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  • Writer's pictureTom Hopkins-Burke

Events Recap: TTR Sociology 07/02/2024

Teachers Talk Radio hosted its first Event of 2024 - and this time it was the turn of our Sociology teachers to share their triumphs and wisdom! Read on for a full recap of the event, or watch from the very beginning above...

Tuesday evening saw a crowd of Sociology teachers assemble remotely to discuss best practice in their subject. With five talks on all manner of topics, it was a great way to kick off our 2024 Events programme.


John T Pullinger (keynote): Getting Sociology Students Thinking

"We need to think about preparing students for higher education... increasing student responsibility and independence is important" Matt Pinkett

"Alert to Challenges" from John T Pullinger's presentation

John Pullinger has taught A Level, HE and university foundation Sociology and is the author of a number of subject textbooks. His keynote focused on how to nurture students' subject interest - especially where more students are looking to choose psychology - to get them thinking about Sociology.

From a subject-specific perspective, this lies in getting students to move from the personal to the social, thinking about social influences, pressures and social structuring as factors influencing individual experiences. How do key past decisions impact on their life course? To what extent do unequal life chances influence opportunities.

Rather than diagnosing personal troubles at the individual level, there is merit in relating them to social forces originating in the social structure, and thus viewing them as public issues that require social intervention to help alleviate them.

"Sequencing Assignments / Assessments" from John T Pullinger's presentation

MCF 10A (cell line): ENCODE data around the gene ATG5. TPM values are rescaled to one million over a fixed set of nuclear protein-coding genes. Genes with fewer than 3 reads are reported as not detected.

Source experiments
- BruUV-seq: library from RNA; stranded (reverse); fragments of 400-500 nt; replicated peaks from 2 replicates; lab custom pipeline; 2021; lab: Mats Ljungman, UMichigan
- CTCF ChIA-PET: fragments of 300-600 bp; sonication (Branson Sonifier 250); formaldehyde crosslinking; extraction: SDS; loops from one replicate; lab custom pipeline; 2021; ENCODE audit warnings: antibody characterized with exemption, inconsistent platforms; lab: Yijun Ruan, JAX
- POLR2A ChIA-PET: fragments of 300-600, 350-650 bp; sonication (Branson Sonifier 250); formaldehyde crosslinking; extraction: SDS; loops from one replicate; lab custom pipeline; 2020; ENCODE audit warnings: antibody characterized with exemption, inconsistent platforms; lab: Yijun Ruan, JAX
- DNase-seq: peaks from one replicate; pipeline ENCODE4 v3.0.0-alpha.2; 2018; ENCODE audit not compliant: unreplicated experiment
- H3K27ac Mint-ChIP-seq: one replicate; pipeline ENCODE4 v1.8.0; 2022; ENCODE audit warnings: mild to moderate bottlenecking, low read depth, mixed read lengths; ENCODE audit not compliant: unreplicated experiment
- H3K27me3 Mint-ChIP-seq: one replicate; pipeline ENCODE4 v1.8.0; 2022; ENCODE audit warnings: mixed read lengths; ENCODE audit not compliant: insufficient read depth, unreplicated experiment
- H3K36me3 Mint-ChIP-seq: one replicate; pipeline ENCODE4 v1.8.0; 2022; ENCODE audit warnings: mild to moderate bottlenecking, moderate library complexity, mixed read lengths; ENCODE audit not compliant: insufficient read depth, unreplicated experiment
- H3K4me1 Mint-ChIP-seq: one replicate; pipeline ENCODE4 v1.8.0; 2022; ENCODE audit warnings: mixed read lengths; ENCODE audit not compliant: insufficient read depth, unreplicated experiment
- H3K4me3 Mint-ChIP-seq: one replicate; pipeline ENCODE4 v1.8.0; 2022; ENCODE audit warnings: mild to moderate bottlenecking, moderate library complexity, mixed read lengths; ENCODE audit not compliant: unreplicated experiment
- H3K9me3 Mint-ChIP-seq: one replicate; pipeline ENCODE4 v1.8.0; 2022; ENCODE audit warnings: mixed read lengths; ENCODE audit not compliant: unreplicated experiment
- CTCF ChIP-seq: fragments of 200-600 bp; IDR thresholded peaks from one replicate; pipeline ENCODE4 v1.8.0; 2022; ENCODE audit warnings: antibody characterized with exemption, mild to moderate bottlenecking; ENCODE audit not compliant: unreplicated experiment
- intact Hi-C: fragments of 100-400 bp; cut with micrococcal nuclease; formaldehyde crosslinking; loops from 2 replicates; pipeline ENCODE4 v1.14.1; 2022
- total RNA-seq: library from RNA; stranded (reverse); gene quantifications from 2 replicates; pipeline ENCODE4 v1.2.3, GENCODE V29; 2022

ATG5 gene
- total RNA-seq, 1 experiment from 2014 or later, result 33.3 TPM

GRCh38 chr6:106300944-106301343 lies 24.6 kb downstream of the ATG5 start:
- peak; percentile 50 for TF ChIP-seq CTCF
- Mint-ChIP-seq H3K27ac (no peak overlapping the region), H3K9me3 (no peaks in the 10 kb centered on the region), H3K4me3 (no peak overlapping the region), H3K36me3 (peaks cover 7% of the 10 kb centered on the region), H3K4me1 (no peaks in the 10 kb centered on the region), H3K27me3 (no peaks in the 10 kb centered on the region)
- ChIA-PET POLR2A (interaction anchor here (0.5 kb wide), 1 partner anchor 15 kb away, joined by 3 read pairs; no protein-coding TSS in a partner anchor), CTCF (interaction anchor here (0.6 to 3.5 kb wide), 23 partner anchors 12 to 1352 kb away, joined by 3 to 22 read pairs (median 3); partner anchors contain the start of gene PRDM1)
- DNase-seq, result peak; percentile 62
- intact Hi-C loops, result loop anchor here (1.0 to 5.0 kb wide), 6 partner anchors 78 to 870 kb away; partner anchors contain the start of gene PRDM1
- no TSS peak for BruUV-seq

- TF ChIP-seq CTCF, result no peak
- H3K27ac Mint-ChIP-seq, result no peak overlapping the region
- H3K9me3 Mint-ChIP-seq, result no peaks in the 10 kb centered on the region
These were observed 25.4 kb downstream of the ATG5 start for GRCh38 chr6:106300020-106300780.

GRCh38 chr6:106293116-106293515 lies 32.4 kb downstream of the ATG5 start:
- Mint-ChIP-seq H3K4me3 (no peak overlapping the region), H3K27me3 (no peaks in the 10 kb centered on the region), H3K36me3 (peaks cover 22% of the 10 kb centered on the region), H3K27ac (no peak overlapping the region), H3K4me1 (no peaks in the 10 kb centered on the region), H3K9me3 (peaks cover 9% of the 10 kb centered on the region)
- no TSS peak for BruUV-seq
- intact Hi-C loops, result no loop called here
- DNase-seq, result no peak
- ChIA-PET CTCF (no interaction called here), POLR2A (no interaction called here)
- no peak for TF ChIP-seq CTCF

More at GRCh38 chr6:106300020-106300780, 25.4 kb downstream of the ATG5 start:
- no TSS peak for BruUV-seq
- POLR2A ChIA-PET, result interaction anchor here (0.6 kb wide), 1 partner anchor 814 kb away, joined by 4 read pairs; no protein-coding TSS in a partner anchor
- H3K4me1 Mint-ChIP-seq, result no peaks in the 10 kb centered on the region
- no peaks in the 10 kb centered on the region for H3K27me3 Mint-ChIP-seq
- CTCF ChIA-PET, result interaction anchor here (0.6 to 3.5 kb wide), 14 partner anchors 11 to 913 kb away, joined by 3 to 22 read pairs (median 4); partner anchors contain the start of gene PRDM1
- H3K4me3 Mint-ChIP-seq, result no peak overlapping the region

John's advice for the early stages of the Sociology course centres on clarity. Bite-sized assignments with individualised feedback is a good way to go - as well as a supportive classroom culture where misconceptions can be corrected gently. Multiple-choice quizzes and short essays are also a good way to assess students at the start of the course.

However, part of a post-16 teacher's job is to prepare students for higher education. At later stages of the course, it is vital for students to compare their writing back to their early work to assess the progress they have made across time. It may be worth considering how assignments could be implemented that offer students more choice (with increased individual responsibility), such as individual presentations and extended essays.


Matt Pinkett: Being a male ally - a guide from safe to stupid

The safe-stupid continuum from Matt Pinkett's presentation
"Virtue-signalling is the enemy to male allyship... boys will make mistakes and we need to coach them" Matt Pinkett

Matt is an English teacher first and foremost but offers expert insight into what it means to be a male ally - how boys can call out other boys when they are transgressing - from the conversations he has with students. Citing a recent study, Insights on Engaging Men and Boys in Creating a More Gender Equal Future in Canada, he shared five key tips to get boys on board with allyship:

  1. Meet men where they are at

  2. Create 'safe spaces'

  3. Support more male gender equality leaders to mentor other men and boys

  4. Exploit key settings and transition periods

  5. Embed a feminist and intersectional approach


Emma Sperring and Nikki Espiner: Meaningful and Manageable Assessment

Assessment guidance from Emma Sperring and Nikki Espiner's presentation